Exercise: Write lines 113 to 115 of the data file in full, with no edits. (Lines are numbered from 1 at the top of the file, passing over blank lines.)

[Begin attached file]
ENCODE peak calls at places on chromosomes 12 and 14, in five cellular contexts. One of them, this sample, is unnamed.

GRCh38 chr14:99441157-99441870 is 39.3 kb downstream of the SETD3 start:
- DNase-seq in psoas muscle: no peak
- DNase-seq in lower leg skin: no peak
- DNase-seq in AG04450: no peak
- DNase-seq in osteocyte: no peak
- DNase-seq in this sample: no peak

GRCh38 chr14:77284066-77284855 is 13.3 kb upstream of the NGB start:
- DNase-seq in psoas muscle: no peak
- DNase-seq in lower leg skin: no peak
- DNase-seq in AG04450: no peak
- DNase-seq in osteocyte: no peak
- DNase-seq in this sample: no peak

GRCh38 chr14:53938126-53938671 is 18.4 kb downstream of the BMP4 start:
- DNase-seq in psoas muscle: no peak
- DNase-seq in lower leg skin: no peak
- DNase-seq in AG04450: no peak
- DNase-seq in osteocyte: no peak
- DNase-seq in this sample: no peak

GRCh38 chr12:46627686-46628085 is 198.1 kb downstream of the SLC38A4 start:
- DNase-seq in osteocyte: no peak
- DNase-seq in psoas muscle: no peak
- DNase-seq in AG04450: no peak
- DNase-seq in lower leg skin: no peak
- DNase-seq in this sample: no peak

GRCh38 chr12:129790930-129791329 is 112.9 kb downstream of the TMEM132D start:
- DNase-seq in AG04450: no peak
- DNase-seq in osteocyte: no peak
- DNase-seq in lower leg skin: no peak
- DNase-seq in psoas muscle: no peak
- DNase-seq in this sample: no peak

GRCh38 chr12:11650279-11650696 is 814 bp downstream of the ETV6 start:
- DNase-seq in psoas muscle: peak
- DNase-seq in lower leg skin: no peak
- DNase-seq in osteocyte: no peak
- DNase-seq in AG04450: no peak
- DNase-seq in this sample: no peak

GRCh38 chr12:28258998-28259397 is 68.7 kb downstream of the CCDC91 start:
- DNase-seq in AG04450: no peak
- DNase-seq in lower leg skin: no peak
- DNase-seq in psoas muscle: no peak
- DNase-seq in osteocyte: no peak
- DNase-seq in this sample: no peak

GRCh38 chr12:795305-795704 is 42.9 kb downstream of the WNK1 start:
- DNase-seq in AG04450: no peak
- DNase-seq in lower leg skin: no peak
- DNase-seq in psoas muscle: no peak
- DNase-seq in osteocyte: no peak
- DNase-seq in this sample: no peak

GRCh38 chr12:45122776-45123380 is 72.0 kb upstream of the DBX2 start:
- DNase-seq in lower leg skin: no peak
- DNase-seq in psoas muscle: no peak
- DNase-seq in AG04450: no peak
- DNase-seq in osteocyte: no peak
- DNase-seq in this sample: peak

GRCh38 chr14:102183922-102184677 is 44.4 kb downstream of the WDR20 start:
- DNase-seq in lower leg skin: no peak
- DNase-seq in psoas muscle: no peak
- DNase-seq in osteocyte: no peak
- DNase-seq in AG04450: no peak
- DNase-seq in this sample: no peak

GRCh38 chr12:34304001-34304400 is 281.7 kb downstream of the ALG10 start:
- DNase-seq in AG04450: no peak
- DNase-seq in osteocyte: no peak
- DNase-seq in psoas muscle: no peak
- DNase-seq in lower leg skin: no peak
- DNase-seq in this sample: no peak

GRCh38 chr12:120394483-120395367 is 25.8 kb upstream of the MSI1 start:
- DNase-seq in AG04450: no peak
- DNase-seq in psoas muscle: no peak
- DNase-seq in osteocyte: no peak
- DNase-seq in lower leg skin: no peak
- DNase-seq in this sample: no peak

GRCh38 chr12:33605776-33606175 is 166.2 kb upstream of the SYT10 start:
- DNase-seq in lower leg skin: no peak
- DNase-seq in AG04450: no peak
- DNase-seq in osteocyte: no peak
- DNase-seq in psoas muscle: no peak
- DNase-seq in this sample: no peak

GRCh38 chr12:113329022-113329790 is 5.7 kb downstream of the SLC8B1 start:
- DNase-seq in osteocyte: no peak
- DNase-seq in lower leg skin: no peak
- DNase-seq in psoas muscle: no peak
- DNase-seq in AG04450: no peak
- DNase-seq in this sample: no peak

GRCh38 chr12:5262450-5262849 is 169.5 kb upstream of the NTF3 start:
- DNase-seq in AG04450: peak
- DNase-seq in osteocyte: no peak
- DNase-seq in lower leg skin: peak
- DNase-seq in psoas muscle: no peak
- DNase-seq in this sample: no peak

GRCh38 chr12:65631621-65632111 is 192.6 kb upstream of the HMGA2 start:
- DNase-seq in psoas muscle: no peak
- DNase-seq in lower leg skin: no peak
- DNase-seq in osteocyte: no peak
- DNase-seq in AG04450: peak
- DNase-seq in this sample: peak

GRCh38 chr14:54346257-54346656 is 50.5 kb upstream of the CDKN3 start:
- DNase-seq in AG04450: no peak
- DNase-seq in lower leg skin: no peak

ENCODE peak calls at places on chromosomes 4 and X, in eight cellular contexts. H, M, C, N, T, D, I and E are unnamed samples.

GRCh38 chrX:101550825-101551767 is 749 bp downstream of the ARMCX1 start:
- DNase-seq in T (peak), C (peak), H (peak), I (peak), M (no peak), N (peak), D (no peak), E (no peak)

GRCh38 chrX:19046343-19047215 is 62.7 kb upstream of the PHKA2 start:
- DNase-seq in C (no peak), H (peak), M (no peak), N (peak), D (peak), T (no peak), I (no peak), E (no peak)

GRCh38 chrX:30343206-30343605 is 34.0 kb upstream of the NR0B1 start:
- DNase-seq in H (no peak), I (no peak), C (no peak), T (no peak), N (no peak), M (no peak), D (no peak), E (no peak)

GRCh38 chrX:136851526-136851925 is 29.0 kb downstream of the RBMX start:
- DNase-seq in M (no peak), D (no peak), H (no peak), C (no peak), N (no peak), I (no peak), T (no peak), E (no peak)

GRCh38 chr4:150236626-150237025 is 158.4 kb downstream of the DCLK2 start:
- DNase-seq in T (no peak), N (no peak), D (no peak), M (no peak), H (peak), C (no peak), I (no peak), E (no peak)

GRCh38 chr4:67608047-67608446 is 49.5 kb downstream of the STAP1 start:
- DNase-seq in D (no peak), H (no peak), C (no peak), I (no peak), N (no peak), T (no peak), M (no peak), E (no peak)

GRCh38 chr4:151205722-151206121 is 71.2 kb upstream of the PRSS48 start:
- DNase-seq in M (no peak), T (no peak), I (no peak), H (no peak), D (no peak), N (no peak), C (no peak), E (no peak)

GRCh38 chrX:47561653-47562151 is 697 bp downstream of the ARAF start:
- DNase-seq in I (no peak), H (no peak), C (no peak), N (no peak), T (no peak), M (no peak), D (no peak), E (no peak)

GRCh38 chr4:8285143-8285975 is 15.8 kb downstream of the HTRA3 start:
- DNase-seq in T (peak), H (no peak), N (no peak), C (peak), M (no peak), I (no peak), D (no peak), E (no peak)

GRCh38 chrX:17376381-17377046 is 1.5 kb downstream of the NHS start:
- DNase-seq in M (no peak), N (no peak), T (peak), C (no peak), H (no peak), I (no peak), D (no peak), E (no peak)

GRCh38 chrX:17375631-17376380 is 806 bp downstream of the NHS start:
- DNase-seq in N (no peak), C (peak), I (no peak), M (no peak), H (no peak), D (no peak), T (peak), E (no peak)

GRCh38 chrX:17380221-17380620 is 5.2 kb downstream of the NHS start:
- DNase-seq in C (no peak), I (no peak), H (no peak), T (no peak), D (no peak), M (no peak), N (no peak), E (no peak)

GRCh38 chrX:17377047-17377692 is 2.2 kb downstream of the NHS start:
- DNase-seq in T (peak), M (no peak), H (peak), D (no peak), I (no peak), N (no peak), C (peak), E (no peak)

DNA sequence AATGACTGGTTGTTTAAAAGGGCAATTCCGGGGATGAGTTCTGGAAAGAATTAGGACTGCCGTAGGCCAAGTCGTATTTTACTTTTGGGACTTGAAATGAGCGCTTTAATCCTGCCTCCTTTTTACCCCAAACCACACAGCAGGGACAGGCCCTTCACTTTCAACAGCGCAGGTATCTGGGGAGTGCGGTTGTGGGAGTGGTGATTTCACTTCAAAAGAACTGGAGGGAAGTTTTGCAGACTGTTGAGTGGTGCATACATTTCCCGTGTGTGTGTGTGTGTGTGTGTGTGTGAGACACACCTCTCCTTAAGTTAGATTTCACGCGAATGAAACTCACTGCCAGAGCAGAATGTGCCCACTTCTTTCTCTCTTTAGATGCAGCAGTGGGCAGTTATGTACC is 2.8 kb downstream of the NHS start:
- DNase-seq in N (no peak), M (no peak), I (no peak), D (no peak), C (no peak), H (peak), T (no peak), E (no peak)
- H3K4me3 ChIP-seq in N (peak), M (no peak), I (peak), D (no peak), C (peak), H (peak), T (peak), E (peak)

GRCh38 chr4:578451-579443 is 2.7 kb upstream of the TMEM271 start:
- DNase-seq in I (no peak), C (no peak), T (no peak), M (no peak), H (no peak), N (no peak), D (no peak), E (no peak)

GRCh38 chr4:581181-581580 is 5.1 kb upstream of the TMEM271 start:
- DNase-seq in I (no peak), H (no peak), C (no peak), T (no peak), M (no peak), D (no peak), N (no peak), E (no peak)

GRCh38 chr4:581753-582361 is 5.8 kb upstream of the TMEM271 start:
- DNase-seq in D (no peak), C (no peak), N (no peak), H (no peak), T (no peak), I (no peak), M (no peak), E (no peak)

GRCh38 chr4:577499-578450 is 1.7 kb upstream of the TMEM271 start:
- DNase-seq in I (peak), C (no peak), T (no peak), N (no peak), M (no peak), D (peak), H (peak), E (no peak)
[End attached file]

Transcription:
- DNase-seq in D (no peak), H (no peak), C (no peak), I (no peak), N (no peak), T (no peak), M (no peak), E (no peak)

GRCh38 chr4:151205722-151206121 is 71.2 kb upstream of the PRSS48 start:
- DNase-seq in M (no peak), T (no peak), I (no peak), H (no peak), D (no peak), N (no peak), C (no peak), E (no peak)